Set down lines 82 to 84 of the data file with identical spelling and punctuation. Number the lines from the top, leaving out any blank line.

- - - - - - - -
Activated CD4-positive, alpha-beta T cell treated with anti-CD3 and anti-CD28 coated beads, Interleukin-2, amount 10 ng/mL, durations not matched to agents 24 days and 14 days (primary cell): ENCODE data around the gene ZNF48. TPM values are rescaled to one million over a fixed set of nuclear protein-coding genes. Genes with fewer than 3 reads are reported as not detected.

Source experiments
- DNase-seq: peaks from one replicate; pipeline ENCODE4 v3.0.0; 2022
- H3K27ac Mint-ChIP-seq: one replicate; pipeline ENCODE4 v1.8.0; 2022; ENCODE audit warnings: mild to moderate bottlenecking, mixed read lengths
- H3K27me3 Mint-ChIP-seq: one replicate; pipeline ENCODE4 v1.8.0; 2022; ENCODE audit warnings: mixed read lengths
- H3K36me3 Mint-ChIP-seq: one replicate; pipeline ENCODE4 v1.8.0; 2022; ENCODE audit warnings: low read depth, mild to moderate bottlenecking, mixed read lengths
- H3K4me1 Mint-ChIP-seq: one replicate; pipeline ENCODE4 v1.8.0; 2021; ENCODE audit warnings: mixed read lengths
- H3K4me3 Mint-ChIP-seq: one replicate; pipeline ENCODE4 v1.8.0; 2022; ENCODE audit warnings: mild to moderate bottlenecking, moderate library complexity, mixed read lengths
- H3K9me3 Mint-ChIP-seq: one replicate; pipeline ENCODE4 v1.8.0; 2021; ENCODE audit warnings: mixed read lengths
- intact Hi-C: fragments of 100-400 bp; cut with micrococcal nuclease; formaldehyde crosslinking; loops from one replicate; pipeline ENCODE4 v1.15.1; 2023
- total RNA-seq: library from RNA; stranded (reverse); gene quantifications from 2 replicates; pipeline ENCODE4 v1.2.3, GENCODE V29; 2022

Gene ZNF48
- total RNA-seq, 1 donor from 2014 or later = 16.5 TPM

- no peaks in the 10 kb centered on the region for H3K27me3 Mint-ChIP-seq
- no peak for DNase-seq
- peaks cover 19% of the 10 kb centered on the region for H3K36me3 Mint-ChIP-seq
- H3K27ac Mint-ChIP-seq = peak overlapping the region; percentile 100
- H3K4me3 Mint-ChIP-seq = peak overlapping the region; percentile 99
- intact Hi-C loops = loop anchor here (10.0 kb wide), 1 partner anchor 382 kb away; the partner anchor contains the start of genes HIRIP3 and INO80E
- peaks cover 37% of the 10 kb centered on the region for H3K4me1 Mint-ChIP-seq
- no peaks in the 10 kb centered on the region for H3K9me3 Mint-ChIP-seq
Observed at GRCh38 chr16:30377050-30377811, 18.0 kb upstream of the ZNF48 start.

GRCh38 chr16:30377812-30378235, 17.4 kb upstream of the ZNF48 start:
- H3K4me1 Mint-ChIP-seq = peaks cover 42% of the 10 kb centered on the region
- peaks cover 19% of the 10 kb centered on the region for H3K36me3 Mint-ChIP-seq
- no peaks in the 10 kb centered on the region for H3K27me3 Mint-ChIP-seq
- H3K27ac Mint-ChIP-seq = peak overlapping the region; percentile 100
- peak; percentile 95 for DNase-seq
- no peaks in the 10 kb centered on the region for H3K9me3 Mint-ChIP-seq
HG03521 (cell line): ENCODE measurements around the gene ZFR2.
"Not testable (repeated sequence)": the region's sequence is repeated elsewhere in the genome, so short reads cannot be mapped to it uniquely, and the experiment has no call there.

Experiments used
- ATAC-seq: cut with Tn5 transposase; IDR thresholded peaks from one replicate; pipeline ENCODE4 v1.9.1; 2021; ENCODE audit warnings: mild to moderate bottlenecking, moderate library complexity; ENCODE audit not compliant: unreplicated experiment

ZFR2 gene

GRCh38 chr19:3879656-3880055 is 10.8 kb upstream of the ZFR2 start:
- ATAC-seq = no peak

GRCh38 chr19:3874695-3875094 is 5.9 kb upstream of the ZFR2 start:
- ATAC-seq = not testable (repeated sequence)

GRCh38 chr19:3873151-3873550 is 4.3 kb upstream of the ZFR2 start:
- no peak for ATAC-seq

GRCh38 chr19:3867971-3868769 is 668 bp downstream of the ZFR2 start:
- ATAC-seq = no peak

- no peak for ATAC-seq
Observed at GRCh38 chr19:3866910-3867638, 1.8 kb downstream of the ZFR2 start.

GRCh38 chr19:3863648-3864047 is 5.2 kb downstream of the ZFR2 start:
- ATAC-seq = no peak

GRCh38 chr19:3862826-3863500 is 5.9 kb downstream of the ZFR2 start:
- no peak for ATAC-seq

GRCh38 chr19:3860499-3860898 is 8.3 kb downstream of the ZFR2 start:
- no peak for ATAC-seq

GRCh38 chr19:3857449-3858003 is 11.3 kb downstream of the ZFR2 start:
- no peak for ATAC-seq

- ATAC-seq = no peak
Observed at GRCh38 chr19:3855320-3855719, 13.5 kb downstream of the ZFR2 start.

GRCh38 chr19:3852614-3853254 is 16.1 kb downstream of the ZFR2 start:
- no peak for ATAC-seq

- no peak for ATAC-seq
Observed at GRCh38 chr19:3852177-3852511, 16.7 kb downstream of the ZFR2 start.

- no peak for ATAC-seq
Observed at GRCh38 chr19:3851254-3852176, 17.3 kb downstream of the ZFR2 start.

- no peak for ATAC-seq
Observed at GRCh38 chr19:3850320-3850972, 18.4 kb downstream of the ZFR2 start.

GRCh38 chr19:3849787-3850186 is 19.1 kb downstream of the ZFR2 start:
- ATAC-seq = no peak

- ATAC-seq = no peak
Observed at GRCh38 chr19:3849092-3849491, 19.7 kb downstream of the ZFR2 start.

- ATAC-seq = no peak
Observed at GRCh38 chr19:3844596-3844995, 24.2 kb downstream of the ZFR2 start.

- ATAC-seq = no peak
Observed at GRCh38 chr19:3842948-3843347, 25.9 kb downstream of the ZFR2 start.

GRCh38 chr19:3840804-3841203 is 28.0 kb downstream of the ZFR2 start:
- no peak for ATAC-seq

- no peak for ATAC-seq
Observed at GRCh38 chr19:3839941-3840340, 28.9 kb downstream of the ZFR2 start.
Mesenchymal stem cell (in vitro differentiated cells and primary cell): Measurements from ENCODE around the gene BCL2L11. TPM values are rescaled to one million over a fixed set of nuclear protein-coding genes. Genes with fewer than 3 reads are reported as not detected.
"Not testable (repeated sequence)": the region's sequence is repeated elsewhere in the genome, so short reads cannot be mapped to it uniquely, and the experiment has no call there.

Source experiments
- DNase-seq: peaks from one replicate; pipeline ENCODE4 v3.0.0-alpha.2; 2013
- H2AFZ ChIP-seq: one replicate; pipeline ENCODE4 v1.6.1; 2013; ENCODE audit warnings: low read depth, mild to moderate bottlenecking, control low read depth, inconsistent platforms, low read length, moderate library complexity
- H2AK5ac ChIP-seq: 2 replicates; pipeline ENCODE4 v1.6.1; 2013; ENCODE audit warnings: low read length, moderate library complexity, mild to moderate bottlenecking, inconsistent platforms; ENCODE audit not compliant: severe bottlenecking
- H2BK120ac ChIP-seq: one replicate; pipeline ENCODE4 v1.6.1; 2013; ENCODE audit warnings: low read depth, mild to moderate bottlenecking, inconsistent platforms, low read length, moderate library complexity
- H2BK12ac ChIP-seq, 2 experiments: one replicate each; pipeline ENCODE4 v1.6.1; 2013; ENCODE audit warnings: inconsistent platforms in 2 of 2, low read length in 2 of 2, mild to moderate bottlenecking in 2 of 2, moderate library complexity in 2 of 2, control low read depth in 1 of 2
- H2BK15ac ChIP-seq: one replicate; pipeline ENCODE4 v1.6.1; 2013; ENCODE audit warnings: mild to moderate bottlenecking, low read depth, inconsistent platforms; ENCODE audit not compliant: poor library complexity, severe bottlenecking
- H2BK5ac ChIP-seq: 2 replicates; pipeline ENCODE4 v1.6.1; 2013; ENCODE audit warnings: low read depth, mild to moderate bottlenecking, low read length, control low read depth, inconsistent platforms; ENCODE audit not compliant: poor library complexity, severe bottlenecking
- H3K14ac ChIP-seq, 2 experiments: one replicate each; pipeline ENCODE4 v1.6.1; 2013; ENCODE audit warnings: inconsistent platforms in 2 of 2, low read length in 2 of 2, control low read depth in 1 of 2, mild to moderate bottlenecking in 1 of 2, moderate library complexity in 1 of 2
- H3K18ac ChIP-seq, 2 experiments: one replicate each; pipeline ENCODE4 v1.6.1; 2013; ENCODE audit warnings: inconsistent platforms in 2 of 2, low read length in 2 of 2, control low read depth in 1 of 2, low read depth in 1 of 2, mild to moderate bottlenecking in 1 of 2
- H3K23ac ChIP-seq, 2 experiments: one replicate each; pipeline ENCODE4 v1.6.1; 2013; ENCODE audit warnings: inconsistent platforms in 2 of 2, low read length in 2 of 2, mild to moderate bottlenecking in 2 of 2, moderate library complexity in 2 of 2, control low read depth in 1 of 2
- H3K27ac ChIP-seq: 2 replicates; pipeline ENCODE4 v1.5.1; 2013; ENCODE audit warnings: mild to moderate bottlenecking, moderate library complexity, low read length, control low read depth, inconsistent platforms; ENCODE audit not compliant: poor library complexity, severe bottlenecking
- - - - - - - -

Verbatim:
- H2BK12ac ChIP-seq, 2 experiments: one replicate each; pipeline ENCODE4 v1.6.1; 2013; ENCODE audit warnings: inconsistent platforms in 2 of 2, low read length in 2 of 2, mild to moderate bottlenecking in 2 of 2, moderate library complexity in 2 of 2, control low read depth in 1 of 2
- H2BK15ac ChIP-seq: one replicate; pipeline ENCODE4 v1.6.1; 2013; ENCODE audit warnings: mild to moderate bottlenecking, low read depth, inconsistent platforms; ENCODE audit not compliant: poor library complexity, severe bottlenecking
- H2BK5ac ChIP-seq: 2 replicates; pipeline ENCODE4 v1.6.1; 2013; ENCODE audit warnings: low read depth, mild to moderate bottlenecking, low read length, control low read depth, inconsistent platforms; ENCODE audit not compliant: poor library complexity, severe bottlenecking